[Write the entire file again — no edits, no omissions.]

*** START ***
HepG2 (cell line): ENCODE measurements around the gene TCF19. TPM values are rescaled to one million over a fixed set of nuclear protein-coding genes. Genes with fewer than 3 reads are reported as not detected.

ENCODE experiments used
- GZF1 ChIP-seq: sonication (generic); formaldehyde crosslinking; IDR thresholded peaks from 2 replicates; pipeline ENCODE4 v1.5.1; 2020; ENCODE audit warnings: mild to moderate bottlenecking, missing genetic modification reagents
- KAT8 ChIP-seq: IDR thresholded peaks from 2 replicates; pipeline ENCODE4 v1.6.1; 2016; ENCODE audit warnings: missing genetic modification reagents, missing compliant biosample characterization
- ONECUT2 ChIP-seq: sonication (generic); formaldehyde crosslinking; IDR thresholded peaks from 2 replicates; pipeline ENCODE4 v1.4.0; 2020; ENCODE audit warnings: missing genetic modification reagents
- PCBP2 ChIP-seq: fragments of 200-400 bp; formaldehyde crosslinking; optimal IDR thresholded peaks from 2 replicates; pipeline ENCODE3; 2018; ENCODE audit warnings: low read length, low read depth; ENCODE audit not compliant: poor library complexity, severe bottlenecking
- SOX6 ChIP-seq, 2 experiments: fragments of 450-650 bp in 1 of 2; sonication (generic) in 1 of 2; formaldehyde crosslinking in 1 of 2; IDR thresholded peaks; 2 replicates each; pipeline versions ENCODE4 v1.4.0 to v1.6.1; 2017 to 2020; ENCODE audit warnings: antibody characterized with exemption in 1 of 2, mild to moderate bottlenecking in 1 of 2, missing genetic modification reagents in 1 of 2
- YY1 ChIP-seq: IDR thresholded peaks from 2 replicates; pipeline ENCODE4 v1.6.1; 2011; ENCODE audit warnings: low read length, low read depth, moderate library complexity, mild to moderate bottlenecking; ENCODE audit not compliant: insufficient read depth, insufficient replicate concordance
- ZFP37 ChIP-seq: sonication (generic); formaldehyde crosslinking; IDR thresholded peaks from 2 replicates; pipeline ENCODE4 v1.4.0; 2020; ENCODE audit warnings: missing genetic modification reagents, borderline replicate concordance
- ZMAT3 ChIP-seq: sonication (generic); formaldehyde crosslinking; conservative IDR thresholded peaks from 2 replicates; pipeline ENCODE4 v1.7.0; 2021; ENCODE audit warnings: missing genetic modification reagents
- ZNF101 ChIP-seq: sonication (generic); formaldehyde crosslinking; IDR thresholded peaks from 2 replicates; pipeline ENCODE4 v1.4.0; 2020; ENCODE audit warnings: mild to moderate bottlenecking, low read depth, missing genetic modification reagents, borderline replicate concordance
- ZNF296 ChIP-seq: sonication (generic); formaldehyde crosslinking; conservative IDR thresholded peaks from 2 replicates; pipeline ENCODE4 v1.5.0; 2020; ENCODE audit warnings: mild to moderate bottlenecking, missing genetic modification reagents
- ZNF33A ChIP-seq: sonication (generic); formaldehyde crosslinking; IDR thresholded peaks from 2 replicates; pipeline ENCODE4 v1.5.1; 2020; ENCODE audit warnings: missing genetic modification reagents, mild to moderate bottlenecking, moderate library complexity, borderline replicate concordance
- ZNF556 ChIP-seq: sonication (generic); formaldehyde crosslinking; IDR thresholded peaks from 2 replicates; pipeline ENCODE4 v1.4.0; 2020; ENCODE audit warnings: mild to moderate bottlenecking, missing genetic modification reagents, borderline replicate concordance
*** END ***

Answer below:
HepG2 (cell line): ENCODE measurements around the gene TCF19. TPM values are rescaled to one million over a fixed set of nuclear protein-coding genes. Genes with fewer than 3 reads are reported as not detected.

ENCODE experiments used
- GZF1 ChIP-seq: sonication (generic); formaldehyde crosslinking; IDR thresholded peaks from 2 replicates; pipeline ENCODE4 v1.5.1; 2020; ENCODE audit warnings: mild to moderate bottlenecking, missing genetic modification reagents
- KAT8 ChIP-seq: IDR thresholded peaks from 2 replicates; pipeline ENCODE4 v1.6.1; 2016; ENCODE audit warnings: missing genetic modification reagents, missing compliant biosample characterization
- ONECUT2 ChIP-seq: sonication (generic); formaldehyde crosslinking; IDR thresholded peaks from 2 replicates; pipeline ENCODE4 v1.4.0; 2020; ENCODE audit warnings: missing genetic modification reagents
- PCBP2 ChIP-seq: fragments of 200-400 bp; formaldehyde crosslinking; optimal IDR thresholded peaks from 2 replicates; pipeline ENCODE3; 2018; ENCODE audit warnings: low read length, low read depth; ENCODE audit not compliant: poor library complexity, severe bottlenecking
- SOX6 ChIP-seq, 2 experiments: fragments of 450-650 bp in 1 of 2; sonication (generic) in 1 of 2; formaldehyde crosslinking in 1 of 2; IDR thresholded peaks; 2 replicates each; pipeline versions ENCODE4 v1.4.0 to v1.6.1; 2017 to 2020; ENCODE audit warnings: antibody characterized with exemption in 1 of 2, mild to moderate bottlenecking in 1 of 2, missing genetic modification reagents in 1 of 2
- YY1 ChIP-seq: IDR thresholded peaks from 2 replicates; pipeline ENCODE4 v1.6.1; 2011; ENCODE audit warnings: low read length, low read depth, moderate library complexity, mild to moderate bottlenecking; ENCODE audit not compliant: insufficient read depth, insufficient replicate concordance
- ZFP37 ChIP-seq: sonication (generic); formaldehyde crosslinking; IDR thresholded peaks from 2 replicates; pipeline ENCODE4 v1.4.0; 2020; ENCODE audit warnings: missing genetic modification reagents, borderline replicate concordance
- ZMAT3 ChIP-seq: sonication (generic); formaldehyde crosslinking; conservative IDR thresholded peaks from 2 replicates; pipeline ENCODE4 v1.7.0; 2021; ENCODE audit warnings: missing genetic modification reagents
- ZNF101 ChIP-seq: sonication (generic); formaldehyde crosslinking; IDR thresholded peaks from 2 replicates; pipeline ENCODE4 v1.4.0; 2020; ENCODE audit warnings: mild to moderate bottlenecking, low read depth, missing genetic modification reagents, borderline replicate concordance
- ZNF296 ChIP-seq: sonication (generic); formaldehyde crosslinking; conservative IDR thresholded peaks from 2 replicates; pipeline ENCODE4 v1.5.0; 2020; ENCODE audit warnings: mild to moderate bottlenecking, missing genetic modification reagents
- ZNF33A ChIP-seq: sonication (generic); formaldehyde crosslinking; IDR thresholded peaks from 2 replicates; pipeline ENCODE4 v1.5.1; 2020; ENCODE audit warnings: missing genetic modification reagents, mild to moderate bottlenecking, moderate library complexity, borderline replicate concordance
- ZNF556 ChIP-seq: sonication (generic); formaldehyde crosslinking; IDR thresholded peaks from 2 replicates; pipeline ENCODE4 v1.4.0; 2020; ENCODE audit warnings: mild to moderate bottlenecking, missing genetic modification reagents, borderline replicate concordance